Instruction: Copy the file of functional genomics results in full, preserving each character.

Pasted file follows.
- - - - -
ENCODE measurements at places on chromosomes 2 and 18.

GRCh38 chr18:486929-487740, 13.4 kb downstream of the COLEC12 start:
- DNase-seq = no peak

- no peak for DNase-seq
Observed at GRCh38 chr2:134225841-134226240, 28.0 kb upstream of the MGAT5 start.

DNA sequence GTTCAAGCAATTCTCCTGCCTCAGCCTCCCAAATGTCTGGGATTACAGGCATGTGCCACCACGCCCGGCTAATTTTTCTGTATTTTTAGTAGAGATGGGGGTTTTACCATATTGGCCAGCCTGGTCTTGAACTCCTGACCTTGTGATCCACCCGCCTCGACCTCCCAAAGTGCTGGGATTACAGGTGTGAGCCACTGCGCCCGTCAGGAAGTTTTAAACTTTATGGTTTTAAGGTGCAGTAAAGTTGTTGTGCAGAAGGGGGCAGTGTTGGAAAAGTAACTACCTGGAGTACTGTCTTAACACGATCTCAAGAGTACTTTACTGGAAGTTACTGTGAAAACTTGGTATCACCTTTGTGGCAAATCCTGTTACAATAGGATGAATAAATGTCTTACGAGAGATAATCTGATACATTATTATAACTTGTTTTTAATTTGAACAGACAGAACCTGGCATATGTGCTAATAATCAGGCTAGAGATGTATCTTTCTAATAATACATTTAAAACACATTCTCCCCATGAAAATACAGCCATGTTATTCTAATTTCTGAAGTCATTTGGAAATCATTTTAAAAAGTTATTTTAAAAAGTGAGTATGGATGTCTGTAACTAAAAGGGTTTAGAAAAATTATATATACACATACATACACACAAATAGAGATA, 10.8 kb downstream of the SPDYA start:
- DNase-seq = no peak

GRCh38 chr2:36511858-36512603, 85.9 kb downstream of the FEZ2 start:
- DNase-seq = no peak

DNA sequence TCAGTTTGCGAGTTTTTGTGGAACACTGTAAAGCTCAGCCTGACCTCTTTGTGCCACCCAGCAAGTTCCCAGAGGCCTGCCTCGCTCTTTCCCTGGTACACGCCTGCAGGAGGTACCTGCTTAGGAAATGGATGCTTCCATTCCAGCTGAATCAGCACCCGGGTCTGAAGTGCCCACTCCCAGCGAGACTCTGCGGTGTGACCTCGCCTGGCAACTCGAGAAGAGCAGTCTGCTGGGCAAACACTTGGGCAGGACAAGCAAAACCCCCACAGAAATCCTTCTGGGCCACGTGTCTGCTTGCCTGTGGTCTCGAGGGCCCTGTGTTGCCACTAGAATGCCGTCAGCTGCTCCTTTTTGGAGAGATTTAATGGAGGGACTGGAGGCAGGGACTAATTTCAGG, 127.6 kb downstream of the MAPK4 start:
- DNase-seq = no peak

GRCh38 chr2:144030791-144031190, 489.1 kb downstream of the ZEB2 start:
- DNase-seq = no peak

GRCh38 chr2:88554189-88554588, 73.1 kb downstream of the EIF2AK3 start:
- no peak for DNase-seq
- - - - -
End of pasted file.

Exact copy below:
ENCODE measurements at places on chromosomes 2 and 18.

GRCh38 chr18:486929-487740, 13.4 kb downstream of the COLEC12 start:
- DNase-seq = no peak

- no peak for DNase-seq
Observed at GRCh38 chr2:134225841-134226240, 28.0 kb upstream of the MGAT5 start.

DNA sequence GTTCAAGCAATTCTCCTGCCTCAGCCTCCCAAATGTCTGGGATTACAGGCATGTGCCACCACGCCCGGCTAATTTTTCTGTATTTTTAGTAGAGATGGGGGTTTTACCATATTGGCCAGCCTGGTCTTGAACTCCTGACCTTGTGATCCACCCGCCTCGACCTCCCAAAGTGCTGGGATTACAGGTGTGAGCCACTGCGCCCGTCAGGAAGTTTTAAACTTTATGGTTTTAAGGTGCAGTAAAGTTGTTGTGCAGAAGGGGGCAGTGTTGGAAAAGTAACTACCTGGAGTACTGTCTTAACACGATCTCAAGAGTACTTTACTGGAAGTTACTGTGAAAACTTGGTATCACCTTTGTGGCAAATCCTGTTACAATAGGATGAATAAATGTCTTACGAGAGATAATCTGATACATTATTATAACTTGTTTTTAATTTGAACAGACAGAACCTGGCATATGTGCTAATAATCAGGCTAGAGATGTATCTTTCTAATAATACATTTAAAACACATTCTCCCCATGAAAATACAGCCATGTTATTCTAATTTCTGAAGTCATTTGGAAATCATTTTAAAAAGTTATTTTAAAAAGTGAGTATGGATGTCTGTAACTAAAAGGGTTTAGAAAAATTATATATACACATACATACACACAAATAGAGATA, 10.8 kb downstream of the SPDYA start:
- DNase-seq = no peak

GRCh38 chr2:36511858-36512603, 85.9 kb downstream of the FEZ2 start:
- DNase-seq = no peak

DNA sequence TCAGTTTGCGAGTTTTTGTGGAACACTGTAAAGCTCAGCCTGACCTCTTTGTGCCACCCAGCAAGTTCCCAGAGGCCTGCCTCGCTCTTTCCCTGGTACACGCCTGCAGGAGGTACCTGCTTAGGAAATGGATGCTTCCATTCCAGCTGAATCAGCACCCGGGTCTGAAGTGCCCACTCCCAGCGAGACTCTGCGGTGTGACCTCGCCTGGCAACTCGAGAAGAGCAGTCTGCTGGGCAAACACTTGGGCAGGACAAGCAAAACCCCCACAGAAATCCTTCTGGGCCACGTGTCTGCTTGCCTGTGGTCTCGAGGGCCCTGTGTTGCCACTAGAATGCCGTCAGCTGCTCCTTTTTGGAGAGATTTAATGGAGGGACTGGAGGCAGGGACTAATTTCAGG, 127.6 kb downstream of the MAPK4 start:
- DNase-seq = no peak

GRCh38 chr2:144030791-144031190, 489.1 kb downstream of the ZEB2 start:
- DNase-seq = no peak

GRCh38 chr2:88554189-88554588, 73.1 kb downstream of the EIF2AK3 start:
- no peak for DNase-seq